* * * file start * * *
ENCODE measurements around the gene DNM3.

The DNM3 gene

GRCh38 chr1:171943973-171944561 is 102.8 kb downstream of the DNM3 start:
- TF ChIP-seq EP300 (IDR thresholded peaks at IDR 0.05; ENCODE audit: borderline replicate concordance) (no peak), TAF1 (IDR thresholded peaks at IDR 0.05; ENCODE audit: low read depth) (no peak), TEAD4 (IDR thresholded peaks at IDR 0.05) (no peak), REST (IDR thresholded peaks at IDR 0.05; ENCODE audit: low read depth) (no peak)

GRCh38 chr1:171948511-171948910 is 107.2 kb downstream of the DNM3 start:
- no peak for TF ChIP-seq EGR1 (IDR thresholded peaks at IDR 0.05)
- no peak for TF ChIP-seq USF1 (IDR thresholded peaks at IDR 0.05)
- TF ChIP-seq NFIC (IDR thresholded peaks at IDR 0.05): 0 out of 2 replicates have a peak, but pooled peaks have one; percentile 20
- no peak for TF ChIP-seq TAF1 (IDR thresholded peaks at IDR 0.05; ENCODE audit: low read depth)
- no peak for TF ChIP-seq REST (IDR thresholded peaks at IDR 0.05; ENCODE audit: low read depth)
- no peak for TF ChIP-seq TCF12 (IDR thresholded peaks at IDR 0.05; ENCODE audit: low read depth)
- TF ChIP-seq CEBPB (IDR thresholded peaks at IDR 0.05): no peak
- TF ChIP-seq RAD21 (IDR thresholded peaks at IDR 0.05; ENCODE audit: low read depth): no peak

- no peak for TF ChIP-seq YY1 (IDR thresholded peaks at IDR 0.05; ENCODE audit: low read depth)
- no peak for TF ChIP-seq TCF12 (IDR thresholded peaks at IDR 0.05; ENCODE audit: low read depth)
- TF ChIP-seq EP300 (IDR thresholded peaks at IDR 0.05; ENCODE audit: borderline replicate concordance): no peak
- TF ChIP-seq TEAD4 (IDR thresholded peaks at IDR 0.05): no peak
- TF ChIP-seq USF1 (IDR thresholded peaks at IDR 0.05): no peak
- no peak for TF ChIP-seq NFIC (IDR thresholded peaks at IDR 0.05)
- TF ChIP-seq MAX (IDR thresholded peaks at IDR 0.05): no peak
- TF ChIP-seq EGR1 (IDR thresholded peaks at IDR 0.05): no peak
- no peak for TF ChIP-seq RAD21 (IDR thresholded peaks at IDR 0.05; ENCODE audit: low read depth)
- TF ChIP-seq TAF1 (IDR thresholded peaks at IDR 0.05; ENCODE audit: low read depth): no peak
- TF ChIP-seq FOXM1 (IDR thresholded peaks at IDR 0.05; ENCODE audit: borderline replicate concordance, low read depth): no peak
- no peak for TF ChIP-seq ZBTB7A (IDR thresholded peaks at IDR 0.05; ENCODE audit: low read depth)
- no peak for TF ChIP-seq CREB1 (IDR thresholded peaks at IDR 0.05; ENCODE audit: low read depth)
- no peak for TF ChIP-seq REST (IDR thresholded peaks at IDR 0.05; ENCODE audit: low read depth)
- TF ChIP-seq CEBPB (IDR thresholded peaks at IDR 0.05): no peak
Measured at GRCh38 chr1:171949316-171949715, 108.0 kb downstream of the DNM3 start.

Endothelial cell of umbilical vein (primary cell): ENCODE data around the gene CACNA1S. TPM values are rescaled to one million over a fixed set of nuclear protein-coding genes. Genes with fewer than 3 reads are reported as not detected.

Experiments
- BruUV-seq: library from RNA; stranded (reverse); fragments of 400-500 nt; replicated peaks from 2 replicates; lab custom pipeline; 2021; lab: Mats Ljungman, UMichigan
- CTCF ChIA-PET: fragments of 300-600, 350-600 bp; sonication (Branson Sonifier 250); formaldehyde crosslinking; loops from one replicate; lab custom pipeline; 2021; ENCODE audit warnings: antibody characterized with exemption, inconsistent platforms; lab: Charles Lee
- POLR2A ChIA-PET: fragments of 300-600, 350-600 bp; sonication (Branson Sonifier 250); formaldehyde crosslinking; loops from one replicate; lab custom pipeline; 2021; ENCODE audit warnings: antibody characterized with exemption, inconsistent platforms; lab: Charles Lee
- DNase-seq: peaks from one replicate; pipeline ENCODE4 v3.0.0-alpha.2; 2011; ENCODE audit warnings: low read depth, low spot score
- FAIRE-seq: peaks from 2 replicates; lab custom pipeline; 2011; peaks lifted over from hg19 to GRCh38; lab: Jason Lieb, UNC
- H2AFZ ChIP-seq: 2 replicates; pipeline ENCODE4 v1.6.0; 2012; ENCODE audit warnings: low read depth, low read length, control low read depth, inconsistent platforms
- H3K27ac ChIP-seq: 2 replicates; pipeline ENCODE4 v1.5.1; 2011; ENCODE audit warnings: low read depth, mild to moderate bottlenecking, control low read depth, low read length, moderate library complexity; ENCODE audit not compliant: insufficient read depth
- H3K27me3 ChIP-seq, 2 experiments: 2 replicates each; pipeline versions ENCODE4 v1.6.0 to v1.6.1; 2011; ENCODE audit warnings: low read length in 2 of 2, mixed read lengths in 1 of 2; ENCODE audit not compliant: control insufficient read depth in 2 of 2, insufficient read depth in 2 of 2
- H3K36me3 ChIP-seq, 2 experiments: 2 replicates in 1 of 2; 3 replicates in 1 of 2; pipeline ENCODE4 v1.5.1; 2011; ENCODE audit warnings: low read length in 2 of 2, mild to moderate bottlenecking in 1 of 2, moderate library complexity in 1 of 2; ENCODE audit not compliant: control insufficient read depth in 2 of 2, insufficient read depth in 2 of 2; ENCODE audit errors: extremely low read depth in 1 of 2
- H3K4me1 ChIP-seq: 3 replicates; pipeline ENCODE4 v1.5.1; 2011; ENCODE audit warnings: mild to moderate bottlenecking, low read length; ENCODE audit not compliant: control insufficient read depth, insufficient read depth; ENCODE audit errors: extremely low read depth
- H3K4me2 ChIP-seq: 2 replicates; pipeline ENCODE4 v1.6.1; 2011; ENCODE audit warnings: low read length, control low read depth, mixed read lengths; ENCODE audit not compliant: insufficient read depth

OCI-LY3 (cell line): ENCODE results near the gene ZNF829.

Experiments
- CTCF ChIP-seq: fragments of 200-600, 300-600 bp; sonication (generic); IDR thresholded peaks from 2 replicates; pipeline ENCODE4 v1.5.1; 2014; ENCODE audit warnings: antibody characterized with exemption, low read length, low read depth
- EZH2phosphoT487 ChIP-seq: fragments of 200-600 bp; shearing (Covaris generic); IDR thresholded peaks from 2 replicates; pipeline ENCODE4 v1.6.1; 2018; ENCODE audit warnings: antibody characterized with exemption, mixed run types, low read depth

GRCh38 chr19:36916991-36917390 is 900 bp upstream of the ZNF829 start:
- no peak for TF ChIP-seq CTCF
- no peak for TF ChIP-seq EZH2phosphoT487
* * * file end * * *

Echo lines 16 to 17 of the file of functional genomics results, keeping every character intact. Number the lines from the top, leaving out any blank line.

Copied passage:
- TF ChIP-seq EP300 (IDR thresholded peaks at IDR 0.05; ENCODE audit: borderline replicate concordance): no peak
- TF ChIP-seq TEAD4 (IDR thresholded peaks at IDR 0.05): no peak